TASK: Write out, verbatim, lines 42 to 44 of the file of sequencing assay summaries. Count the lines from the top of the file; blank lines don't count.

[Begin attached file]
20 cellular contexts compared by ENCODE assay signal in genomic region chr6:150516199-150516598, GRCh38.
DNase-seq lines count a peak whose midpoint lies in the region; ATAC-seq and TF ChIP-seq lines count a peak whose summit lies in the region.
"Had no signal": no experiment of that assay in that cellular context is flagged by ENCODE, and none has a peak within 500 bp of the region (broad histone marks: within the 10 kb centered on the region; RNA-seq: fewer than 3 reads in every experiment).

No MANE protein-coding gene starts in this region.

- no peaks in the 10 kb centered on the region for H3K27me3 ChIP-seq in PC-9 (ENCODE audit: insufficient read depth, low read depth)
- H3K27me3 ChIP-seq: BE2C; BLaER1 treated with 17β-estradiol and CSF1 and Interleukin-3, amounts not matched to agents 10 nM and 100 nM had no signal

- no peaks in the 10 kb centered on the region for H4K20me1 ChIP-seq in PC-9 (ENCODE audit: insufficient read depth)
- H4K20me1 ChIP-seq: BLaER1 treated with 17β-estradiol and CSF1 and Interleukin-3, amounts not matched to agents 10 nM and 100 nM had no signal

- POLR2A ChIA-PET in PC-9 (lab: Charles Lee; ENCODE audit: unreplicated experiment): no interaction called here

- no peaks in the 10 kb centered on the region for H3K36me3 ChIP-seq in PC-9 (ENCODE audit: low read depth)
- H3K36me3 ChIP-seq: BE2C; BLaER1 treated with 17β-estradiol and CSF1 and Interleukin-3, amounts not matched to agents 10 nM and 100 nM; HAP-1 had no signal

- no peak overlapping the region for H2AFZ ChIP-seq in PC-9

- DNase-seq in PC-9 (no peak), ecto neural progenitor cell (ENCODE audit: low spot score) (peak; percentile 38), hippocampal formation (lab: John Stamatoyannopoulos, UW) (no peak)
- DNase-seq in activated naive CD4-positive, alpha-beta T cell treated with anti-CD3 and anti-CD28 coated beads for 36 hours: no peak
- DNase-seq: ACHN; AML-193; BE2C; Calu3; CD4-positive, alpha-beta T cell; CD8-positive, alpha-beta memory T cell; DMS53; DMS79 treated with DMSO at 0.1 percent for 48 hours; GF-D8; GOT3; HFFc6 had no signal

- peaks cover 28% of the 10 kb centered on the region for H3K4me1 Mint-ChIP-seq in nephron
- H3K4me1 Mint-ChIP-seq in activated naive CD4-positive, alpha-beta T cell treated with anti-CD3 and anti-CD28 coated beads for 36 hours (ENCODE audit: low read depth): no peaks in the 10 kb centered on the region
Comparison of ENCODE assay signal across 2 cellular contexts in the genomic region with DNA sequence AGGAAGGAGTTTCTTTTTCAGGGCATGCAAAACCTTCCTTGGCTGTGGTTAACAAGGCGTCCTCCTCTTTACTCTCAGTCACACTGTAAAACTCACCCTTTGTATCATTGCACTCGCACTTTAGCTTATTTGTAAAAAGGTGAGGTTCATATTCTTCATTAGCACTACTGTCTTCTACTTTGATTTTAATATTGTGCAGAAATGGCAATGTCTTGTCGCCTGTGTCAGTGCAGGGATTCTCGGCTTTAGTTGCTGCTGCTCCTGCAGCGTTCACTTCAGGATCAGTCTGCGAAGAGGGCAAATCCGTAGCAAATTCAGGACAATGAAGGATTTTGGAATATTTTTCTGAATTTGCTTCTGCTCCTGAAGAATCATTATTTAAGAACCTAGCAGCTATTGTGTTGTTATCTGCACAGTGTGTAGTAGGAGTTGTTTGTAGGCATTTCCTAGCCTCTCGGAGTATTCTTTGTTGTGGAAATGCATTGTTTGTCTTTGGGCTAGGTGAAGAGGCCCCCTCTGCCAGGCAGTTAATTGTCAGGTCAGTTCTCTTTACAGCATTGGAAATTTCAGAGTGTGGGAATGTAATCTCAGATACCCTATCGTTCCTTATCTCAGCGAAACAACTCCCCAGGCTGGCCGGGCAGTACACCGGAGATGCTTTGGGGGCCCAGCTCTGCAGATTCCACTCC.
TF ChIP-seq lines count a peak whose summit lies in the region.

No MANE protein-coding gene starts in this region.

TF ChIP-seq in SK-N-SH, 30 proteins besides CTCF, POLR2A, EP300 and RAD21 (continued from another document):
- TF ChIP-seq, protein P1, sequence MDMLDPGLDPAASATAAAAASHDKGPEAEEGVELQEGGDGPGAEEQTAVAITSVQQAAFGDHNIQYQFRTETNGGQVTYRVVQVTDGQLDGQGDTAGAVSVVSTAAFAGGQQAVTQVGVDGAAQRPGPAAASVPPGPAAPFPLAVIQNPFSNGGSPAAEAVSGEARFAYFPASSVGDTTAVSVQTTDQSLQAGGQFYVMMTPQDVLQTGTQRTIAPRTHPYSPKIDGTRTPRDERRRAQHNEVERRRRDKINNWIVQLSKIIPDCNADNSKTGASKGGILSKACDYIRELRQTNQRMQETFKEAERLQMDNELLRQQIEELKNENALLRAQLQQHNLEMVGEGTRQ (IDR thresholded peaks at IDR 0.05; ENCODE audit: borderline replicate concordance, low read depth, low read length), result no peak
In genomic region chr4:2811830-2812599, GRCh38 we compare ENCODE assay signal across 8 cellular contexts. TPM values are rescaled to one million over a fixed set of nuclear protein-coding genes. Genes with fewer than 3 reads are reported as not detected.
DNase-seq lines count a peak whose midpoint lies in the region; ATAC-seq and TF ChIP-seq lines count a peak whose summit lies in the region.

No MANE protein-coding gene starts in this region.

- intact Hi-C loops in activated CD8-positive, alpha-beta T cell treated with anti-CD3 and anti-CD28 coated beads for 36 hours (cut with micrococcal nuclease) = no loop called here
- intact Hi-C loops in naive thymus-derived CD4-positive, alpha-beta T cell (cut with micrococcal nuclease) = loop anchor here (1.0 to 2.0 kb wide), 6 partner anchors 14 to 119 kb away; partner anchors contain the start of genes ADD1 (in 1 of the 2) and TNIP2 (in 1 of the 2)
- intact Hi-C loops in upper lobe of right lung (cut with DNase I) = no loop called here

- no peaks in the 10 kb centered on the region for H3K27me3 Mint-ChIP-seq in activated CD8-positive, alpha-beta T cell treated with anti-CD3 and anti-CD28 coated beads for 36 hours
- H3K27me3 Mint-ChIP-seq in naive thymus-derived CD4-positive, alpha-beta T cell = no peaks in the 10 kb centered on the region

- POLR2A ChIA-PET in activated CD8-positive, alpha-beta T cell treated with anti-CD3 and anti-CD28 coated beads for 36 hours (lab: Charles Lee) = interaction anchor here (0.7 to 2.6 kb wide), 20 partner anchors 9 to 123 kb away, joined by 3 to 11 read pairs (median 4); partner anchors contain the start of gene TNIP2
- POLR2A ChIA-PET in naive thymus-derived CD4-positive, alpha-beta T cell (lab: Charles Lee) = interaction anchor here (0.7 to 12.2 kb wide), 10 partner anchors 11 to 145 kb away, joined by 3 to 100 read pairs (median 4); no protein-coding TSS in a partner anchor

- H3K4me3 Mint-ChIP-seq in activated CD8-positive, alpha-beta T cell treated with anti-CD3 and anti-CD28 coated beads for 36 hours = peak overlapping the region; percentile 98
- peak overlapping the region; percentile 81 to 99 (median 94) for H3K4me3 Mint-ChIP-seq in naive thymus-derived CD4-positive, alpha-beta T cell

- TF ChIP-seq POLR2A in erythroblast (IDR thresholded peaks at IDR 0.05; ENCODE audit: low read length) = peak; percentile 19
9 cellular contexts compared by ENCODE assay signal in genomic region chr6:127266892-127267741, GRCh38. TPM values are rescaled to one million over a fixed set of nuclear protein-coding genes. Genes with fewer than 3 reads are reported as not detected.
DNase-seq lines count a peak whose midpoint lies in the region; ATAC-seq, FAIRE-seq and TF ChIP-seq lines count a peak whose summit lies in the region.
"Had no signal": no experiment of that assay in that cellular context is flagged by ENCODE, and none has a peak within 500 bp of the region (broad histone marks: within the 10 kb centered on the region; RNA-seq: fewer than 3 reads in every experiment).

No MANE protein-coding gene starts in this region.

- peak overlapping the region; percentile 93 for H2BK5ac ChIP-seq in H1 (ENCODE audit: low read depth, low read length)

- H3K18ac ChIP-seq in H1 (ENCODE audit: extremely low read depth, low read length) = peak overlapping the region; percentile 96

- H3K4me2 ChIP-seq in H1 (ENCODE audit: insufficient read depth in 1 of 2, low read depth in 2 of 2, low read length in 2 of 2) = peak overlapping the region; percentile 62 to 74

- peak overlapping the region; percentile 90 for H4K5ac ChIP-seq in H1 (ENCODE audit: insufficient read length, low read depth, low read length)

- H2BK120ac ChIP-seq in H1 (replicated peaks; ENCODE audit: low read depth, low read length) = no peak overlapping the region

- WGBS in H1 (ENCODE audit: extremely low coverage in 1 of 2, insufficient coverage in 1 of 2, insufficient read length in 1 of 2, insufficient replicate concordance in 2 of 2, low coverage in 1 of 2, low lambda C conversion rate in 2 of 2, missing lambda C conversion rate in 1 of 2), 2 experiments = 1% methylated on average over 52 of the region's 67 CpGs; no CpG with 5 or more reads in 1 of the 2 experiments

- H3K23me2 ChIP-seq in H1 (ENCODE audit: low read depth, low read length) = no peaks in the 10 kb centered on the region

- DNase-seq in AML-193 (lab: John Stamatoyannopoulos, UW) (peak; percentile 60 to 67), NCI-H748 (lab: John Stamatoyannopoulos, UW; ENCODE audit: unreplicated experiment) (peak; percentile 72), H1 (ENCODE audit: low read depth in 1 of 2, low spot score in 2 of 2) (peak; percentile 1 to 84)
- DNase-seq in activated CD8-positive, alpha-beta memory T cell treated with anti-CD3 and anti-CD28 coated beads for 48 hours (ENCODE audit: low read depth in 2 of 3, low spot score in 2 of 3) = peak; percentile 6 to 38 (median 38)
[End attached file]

- H3K4me2 ChIP-seq in H1 (ENCODE audit: insufficient read depth in 1 of 2, low read depth in 2 of 2, low read length in 2 of 2) = peak overlapping the region; percentile 62 to 74

- peak overlapping the region; percentile 90 for H4K5ac ChIP-seq in H1 (ENCODE audit: insufficient read length, low read depth, low read length)

- H2BK120ac ChIP-seq in H1 (replicated peaks; ENCODE audit: low read depth, low read length) = no peak overlapping the region